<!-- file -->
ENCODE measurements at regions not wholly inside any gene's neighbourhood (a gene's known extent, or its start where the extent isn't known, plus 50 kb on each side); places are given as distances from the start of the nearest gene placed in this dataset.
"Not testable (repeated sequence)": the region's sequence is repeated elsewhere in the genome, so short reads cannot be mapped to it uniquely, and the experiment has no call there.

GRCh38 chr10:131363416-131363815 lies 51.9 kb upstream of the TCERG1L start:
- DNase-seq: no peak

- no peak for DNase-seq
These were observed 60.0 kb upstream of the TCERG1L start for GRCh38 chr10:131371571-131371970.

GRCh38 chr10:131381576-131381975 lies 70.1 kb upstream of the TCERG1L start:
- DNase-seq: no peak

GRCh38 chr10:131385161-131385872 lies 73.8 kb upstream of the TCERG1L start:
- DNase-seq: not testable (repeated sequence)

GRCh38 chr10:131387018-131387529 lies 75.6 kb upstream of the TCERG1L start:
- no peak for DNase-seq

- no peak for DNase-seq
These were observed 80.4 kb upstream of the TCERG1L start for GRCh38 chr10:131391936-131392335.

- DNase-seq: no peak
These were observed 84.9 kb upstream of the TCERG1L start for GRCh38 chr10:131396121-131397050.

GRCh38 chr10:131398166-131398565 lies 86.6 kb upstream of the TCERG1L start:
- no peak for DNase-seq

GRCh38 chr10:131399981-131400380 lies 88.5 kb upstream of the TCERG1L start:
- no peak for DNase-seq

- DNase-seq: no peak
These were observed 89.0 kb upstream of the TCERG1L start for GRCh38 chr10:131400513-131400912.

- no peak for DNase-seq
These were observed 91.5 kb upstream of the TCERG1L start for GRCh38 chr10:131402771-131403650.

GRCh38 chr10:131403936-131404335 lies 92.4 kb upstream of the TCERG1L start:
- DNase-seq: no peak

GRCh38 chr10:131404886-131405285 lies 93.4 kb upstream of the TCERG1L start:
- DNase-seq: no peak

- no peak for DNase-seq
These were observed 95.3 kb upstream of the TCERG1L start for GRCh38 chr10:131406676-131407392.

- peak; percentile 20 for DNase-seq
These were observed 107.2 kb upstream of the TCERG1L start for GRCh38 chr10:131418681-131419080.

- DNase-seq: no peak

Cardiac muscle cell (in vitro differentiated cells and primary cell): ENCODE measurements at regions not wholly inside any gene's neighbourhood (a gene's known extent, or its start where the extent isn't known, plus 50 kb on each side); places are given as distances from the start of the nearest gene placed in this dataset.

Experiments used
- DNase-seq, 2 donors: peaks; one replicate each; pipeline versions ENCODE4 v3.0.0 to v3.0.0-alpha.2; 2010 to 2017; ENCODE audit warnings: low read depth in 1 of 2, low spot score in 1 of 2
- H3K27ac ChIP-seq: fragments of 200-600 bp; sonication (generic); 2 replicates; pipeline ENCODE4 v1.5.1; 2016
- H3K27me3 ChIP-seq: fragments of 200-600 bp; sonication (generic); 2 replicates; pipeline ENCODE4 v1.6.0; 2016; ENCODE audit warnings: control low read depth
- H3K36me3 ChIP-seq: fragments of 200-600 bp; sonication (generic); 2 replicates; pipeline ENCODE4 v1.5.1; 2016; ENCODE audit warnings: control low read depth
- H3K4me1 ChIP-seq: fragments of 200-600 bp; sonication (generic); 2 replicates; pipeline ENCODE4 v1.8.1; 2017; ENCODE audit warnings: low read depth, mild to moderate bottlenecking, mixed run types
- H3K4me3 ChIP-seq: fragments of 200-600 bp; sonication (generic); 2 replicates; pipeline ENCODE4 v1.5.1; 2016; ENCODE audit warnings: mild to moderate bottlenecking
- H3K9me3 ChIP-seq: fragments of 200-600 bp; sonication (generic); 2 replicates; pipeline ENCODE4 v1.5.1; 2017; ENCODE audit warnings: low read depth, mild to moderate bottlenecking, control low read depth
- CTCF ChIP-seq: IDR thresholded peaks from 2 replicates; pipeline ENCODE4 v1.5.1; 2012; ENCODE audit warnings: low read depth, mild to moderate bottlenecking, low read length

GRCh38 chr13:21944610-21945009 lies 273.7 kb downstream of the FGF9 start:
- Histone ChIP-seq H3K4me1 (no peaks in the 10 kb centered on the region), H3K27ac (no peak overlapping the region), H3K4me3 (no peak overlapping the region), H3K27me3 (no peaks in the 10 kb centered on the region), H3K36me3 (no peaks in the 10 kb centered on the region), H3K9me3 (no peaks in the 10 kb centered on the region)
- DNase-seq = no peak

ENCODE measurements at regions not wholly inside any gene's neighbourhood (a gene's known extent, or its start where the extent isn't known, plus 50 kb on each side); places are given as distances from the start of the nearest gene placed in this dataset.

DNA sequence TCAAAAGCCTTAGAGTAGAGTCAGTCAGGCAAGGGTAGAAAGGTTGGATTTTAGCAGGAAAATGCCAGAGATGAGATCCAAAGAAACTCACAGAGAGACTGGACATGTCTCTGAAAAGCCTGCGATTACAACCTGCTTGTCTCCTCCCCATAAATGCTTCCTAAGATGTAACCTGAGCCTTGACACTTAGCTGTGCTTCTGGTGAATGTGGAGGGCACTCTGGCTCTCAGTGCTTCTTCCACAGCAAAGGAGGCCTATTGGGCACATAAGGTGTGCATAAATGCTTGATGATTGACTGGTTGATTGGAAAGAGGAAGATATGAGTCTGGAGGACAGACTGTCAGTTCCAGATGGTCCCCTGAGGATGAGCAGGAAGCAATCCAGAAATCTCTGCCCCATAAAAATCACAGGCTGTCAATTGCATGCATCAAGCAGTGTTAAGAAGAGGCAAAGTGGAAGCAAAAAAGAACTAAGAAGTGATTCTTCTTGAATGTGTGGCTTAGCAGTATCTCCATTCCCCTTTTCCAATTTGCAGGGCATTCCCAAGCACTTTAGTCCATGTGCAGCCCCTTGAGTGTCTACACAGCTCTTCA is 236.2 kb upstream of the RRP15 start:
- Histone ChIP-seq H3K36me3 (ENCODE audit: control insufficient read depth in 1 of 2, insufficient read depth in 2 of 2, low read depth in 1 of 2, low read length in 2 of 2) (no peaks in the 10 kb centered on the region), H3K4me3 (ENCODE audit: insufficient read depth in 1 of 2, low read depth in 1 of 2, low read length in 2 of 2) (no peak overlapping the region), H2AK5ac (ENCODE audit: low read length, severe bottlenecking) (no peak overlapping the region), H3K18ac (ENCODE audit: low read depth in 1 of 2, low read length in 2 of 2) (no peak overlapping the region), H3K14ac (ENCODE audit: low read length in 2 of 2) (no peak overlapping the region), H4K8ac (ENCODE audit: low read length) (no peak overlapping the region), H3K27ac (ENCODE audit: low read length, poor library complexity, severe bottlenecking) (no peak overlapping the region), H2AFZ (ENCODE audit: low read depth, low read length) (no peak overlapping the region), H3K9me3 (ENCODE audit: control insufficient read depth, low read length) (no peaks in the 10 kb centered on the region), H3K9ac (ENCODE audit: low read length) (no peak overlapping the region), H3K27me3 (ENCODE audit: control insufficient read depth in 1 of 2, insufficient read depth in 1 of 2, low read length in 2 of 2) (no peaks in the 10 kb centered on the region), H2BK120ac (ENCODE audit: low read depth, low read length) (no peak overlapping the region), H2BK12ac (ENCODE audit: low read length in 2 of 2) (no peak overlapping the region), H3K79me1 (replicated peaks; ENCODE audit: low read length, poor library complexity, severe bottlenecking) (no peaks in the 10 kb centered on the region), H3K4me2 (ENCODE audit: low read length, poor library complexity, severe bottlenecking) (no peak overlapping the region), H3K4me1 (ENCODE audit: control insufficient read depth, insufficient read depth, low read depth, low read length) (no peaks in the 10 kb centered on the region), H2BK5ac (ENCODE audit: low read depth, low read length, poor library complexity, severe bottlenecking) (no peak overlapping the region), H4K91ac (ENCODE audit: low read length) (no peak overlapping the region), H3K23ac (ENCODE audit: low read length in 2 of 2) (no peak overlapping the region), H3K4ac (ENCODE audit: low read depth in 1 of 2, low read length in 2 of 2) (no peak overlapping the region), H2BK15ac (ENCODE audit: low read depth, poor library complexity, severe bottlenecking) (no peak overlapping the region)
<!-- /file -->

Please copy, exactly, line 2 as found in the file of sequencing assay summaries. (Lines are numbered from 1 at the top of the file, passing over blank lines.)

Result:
"Not testable (repeated sequence)": the region's sequence is repeated elsewhere in the genome, so short reads cannot be mapped to it uniquely, and the experiment has no call there.